Holiday Hazards Ahead

Yuletide season can be rife with setbacks, so be prepared

By Barbara Pierce

Winter HazardsThe holidays are a great time to enjoy with family and friends, celebrate life and reflect on what’s important.

They’re also a time to appreciate the gift of health. Here are some tips to keep you healthy and safe this season.

— Wash your hands often. Keeping hands clean is one of the most important steps you can take to avoid getting sick.

— Choking is a serious hazard. Take small bites, chew slowly and carefully, and avoid talking or being distracted while eating. Be wary of high-risk foods including hotdogs, grapes, candy with nuts, and hard fruits and vegetables.

— Holiday heart attacks: The perfect storm of heart attack risk factors looms on the horizon — it’s the worst time of year for heart trouble. What is the deadliest day? Dec. 25. Holiday stress, heavy meals, ignoring chest pain, and skipping meds all contribute. Take your meds and moderation is key.

— Prevent injuries: Injuries often occur this time of year. Decorations sure are pretty, but falling while decorating is not. Use step stools instead of climbing on furniture when hanging decorations. Make sure you’re not a statistic this year. Make sure your ladder is secure, locked open, centered and don’t step on the top two rungs.

— Fire: Most residential fires occur during the winter. Keep candles away from children, trees, and curtains. Never leave fireplaces, stoves, or candles unattended. Don’t use generators or grills inside your home or garage.

Each year, many fires involve Christmas trees, and they can be deadly. “A lot of research has been done on which tree is more likely to burn: an artificial or a real tree,” said Mary Jeanne Packer, executive director of the Christmas Tree Farmers Association of New York. “Artificial trees are more likely to burn, as real trees are 50 percent water.”

Packer’s recommendations: Keep your tree well watered. A properly watered tree will not ignite. When you bring the tree home, it’s a good idea to make a fresh cut of the trunk, about a quarter-inch. This reopens the stem and the tree can absorb water better.

Don’t add anything to the water. “All that does is make your dog sick,” she added.

Be careful out there!

— Seasonal car accidents: Driving in the winter can be dangerous. Not only do you have snow and ice but there are fewer hours of daylight. Christmas and New Year’s, when alcohol is responsible for nearly half of accident fatalities, have their share of road perils.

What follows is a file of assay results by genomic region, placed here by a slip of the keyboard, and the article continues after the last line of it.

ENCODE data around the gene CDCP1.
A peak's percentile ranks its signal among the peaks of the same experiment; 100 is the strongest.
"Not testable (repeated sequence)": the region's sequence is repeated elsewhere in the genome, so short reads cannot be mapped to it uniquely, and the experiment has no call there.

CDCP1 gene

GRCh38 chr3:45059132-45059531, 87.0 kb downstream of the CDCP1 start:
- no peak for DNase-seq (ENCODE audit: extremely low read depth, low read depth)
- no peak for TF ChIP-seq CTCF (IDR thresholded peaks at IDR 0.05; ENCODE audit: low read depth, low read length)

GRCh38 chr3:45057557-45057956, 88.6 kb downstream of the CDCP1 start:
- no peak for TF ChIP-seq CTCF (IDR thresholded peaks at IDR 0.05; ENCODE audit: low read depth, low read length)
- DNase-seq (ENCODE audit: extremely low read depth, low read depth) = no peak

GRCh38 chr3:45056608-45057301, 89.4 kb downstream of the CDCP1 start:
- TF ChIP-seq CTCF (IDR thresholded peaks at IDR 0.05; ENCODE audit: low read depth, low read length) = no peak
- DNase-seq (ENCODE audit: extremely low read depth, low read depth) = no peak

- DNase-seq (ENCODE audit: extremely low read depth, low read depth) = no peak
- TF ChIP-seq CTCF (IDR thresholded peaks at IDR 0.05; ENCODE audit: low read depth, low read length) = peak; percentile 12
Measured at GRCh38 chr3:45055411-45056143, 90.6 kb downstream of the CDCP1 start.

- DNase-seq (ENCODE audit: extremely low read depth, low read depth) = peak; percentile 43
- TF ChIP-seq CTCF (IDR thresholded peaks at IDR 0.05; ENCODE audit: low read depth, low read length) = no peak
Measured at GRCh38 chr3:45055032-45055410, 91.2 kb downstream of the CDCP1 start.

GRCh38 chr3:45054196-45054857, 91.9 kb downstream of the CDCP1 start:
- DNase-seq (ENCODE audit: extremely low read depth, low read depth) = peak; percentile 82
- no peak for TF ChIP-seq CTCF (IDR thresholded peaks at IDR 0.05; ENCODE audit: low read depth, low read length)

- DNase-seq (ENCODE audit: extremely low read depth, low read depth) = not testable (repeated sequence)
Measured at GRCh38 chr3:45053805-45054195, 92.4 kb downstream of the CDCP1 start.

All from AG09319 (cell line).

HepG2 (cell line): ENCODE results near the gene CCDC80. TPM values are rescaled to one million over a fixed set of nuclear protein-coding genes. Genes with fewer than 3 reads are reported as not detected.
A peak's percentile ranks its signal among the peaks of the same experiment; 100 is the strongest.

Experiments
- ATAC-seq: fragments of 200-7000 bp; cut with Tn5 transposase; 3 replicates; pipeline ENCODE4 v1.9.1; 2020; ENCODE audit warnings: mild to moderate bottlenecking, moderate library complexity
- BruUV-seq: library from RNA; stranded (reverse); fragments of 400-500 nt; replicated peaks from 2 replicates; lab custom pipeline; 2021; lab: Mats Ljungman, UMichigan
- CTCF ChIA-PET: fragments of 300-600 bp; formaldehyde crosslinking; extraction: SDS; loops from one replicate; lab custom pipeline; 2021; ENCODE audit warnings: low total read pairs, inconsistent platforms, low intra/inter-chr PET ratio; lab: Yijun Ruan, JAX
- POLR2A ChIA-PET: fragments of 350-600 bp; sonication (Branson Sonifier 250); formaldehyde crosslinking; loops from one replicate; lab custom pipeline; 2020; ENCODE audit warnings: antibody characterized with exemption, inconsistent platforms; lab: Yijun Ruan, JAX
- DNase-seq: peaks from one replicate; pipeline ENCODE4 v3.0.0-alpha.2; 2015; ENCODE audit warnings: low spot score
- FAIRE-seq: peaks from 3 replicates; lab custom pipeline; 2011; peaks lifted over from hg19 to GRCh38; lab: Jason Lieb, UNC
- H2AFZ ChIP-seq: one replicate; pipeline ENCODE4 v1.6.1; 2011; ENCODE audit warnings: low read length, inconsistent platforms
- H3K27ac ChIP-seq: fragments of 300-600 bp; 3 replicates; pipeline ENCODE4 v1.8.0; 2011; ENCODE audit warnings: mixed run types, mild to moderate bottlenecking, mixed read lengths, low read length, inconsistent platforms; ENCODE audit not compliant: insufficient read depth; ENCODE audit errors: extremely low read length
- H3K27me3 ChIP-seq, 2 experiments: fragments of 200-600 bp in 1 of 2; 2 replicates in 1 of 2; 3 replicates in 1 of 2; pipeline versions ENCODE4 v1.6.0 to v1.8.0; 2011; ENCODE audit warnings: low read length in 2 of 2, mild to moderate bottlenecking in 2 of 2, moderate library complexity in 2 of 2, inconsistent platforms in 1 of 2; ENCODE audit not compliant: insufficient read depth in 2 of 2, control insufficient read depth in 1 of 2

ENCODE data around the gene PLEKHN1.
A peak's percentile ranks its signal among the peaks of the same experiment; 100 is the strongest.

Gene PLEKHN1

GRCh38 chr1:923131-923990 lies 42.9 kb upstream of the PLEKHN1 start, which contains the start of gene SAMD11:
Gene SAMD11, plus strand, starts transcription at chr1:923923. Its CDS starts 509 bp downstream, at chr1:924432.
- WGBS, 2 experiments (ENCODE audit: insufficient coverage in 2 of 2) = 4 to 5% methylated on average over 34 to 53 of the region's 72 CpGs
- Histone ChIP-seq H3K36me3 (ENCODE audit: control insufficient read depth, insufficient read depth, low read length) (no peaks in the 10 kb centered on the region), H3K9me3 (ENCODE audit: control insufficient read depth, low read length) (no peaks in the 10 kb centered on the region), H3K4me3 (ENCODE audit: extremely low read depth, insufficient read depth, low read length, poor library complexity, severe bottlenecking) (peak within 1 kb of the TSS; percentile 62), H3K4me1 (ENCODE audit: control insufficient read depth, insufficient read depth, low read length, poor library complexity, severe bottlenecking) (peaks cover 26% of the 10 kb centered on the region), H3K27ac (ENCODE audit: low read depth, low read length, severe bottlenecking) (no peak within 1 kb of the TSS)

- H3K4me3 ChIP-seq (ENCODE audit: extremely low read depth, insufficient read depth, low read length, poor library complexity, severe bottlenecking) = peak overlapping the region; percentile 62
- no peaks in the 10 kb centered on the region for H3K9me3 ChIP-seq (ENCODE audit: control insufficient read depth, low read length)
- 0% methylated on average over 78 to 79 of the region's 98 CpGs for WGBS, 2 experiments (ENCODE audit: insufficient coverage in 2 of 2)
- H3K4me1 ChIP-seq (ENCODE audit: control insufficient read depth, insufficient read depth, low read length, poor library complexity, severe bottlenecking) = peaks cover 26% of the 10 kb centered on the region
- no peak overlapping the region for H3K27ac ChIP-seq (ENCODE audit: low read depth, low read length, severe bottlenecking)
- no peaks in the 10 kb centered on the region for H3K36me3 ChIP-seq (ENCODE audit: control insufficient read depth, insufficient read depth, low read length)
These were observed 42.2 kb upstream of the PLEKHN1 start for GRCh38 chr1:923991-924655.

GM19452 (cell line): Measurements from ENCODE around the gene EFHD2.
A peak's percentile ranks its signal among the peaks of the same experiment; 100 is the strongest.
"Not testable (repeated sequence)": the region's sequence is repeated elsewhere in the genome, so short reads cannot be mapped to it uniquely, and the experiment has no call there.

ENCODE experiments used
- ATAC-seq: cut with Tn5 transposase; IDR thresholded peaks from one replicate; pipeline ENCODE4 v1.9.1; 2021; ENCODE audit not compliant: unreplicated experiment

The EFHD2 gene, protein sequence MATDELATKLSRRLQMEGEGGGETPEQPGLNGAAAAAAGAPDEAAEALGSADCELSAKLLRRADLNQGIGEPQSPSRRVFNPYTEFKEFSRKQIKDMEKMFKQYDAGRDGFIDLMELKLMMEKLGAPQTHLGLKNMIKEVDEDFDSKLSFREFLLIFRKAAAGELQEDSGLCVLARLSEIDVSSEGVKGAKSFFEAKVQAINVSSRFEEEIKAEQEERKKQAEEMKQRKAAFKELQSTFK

To stay safe from those statistics, Ed Welsh, regional general manager, AAA Northeast, offers suggestions on how avoid an accident in winter:

• Winter weather is less predictable. You may come out to your car and find it covered with snow. It’s important to take the time to brush the snow off, Welsh said. He recommends a telescoping snow brush; it works well and can be bought where auto supplies are sold.

• Another thing that causes accidents in winter months is that fewer of us are putting on snow tires, said Welsh. “All- season tires are good to a point,” he said. But snow tires are built specifically to perform in winter conditions, so buy four snow tires.”

• As it gets dark early these winter nights, we need good lights. Burned out or dim lights cause accidents; make sure your lights are good.

• Drivers of four-wheel drive or all-wheel drive vehicles are often over confident that their vehicles will get them through the snow. They give the driver a false sense of security. “They drive too fast for the conditions and end up in the ditch or on the guard rail,” Welsh said.

If your car can be taken out of four-wheel drive, take it out and drive in two-wheel, Welsh recommends. Drive your all-wheel vehicle as if you did not have all-wheel drive.

• Avoid driving if you are drowsy. Feeling sleepy is especially dangerous when you are driving as it slows your reaction time, decreases your alertness and impairs your judgment just as much as drugs or alcohol.

• Stay sober or designate a driver.

• Pets: John Treen, shelter manager, Steven-Swan Humane Society, Utica, offers these tips to keep your pets safe and happy:

— Poinsettias are poisonous to cats and dogs. So are amaryllis, mistletoe and holly. When animals eat these plants, it can cause nausea, vomiting and diarrhea, even cardiovascular problems. Instead decorate with artificial plants made from silk or plastic.

— A little turkey is OK (not the bones) but don’t overfeed. Ham is dangerous to animals. Chocolate is dangerous, especially dark chocolate, he said.